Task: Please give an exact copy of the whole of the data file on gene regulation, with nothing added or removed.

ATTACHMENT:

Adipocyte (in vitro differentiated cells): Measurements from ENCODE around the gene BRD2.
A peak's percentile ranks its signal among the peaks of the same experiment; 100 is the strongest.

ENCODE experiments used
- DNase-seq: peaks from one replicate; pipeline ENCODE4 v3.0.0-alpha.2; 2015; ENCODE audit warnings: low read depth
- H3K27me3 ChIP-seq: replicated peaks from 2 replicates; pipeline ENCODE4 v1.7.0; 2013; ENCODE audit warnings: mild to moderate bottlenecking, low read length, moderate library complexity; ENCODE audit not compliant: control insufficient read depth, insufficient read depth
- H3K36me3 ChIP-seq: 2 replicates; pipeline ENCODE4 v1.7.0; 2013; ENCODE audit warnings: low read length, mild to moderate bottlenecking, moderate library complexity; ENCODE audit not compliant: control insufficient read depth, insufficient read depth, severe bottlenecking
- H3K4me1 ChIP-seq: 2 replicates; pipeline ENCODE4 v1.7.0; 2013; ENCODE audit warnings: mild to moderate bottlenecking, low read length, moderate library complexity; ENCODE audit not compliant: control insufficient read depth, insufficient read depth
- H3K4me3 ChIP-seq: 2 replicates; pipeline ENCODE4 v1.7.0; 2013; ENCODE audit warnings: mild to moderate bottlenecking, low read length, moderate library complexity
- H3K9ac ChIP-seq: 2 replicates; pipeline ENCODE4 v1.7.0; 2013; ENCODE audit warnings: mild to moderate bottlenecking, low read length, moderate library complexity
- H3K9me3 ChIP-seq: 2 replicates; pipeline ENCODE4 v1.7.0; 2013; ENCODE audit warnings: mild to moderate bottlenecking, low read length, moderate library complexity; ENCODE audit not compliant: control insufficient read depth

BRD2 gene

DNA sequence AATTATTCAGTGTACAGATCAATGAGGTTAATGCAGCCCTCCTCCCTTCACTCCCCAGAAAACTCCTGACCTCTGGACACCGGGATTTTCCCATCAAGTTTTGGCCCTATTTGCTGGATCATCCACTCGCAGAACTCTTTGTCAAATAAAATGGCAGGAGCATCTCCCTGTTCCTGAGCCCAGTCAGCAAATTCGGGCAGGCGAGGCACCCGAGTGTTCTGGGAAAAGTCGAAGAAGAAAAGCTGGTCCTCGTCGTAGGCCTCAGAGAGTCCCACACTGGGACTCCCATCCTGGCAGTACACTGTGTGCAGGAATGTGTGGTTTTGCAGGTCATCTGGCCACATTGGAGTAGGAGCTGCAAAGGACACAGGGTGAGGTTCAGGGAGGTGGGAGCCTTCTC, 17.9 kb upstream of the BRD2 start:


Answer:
Adipocyte (in vitro differentiated cells): Measurements from ENCODE around the gene BRD2.
A peak's percentile ranks its signal among the peaks of the same experiment; 100 is the strongest.

ENCODE experiments used
- DNase-seq: peaks from one replicate; pipeline ENCODE4 v3.0.0-alpha.2; 2015; ENCODE audit warnings: low read depth
- H3K27me3 ChIP-seq: replicated peaks from 2 replicates; pipeline ENCODE4 v1.7.0; 2013; ENCODE audit warnings: mild to moderate bottlenecking, low read length, moderate library complexity; ENCODE audit not compliant: control insufficient read depth, insufficient read depth
- H3K36me3 ChIP-seq: 2 replicates; pipeline ENCODE4 v1.7.0; 2013; ENCODE audit warnings: low read length, mild to moderate bottlenecking, moderate library complexity; ENCODE audit not compliant: control insufficient read depth, insufficient read depth, severe bottlenecking
- H3K4me1 ChIP-seq: 2 replicates; pipeline ENCODE4 v1.7.0; 2013; ENCODE audit warnings: mild to moderate bottlenecking, low read length, moderate library complexity; ENCODE audit not compliant: control insufficient read depth, insufficient read depth
- H3K4me3 ChIP-seq: 2 replicates; pipeline ENCODE4 v1.7.0; 2013; ENCODE audit warnings: mild to moderate bottlenecking, low read length, moderate library complexity
- H3K9ac ChIP-seq: 2 replicates; pipeline ENCODE4 v1.7.0; 2013; ENCODE audit warnings: mild to moderate bottlenecking, low read length, moderate library complexity
- H3K9me3 ChIP-seq: 2 replicates; pipeline ENCODE4 v1.7.0; 2013; ENCODE audit warnings: mild to moderate bottlenecking, low read length, moderate library complexity; ENCODE audit not compliant: control insufficient read depth

BRD2 gene

DNA sequence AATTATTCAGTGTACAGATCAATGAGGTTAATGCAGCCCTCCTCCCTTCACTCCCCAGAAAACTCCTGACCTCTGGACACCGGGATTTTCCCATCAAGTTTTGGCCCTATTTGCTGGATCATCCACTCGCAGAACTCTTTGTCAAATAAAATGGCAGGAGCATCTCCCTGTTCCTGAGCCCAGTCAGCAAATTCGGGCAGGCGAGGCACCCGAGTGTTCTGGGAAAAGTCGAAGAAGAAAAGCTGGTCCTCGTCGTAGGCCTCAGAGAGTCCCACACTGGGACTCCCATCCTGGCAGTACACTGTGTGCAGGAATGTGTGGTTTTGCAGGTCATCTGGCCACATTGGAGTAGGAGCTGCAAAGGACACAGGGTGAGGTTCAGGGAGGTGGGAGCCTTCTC, 17.9 kb upstream of the BRD2 start: